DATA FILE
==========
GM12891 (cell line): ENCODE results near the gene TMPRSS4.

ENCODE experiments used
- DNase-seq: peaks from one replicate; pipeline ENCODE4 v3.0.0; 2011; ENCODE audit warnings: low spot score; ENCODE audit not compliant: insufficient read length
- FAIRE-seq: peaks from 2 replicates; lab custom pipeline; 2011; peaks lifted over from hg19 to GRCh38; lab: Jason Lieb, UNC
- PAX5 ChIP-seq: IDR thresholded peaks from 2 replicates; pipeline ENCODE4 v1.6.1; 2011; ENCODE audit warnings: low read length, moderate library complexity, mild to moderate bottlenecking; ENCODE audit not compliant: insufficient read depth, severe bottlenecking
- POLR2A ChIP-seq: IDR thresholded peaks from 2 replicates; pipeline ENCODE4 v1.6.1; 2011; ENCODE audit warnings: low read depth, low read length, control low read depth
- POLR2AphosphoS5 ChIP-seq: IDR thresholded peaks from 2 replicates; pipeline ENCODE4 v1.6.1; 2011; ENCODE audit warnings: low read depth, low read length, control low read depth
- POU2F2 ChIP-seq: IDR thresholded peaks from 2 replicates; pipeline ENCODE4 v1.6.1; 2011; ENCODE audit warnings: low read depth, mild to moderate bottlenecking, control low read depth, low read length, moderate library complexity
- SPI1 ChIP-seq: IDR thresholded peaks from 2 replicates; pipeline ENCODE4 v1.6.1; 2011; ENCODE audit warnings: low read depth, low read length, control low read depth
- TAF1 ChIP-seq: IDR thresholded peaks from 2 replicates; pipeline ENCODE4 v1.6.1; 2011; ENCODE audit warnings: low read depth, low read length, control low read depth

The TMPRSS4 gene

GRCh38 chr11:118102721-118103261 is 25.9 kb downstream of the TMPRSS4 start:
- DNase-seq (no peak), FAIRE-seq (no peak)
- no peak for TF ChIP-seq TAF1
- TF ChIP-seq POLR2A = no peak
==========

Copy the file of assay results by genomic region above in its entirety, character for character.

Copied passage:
GM12891 (cell line): ENCODE results near the gene TMPRSS4.

ENCODE experiments used
- DNase-seq: peaks from one replicate; pipeline ENCODE4 v3.0.0; 2011; ENCODE audit warnings: low spot score; ENCODE audit not compliant: insufficient read length
- FAIRE-seq: peaks from 2 replicates; lab custom pipeline; 2011; peaks lifted over from hg19 to GRCh38; lab: Jason Lieb, UNC
- PAX5 ChIP-seq: IDR thresholded peaks from 2 replicates; pipeline ENCODE4 v1.6.1; 2011; ENCODE audit warnings: low read length, moderate library complexity, mild to moderate bottlenecking; ENCODE audit not compliant: insufficient read depth, severe bottlenecking
- POLR2A ChIP-seq: IDR thresholded peaks from 2 replicates; pipeline ENCODE4 v1.6.1; 2011; ENCODE audit warnings: low read depth, low read length, control low read depth
- POLR2AphosphoS5 ChIP-seq: IDR thresholded peaks from 2 replicates; pipeline ENCODE4 v1.6.1; 2011; ENCODE audit warnings: low read depth, low read length, control low read depth
- POU2F2 ChIP-seq: IDR thresholded peaks from 2 replicates; pipeline ENCODE4 v1.6.1; 2011; ENCODE audit warnings: low read depth, mild to moderate bottlenecking, control low read depth, low read length, moderate library complexity
- SPI1 ChIP-seq: IDR thresholded peaks from 2 replicates; pipeline ENCODE4 v1.6.1; 2011; ENCODE audit warnings: low read depth, low read length, control low read depth
- TAF1 ChIP-seq: IDR thresholded peaks from 2 replicates; pipeline ENCODE4 v1.6.1; 2011; ENCODE audit warnings: low read depth, low read length, control low read depth

The TMPRSS4 gene

GRCh38 chr11:118102721-118103261 is 25.9 kb downstream of the TMPRSS4 start:
- DNase-seq (no peak), FAIRE-seq (no peak)
- no peak for TF ChIP-seq TAF1
- TF ChIP-seq POLR2A = no peak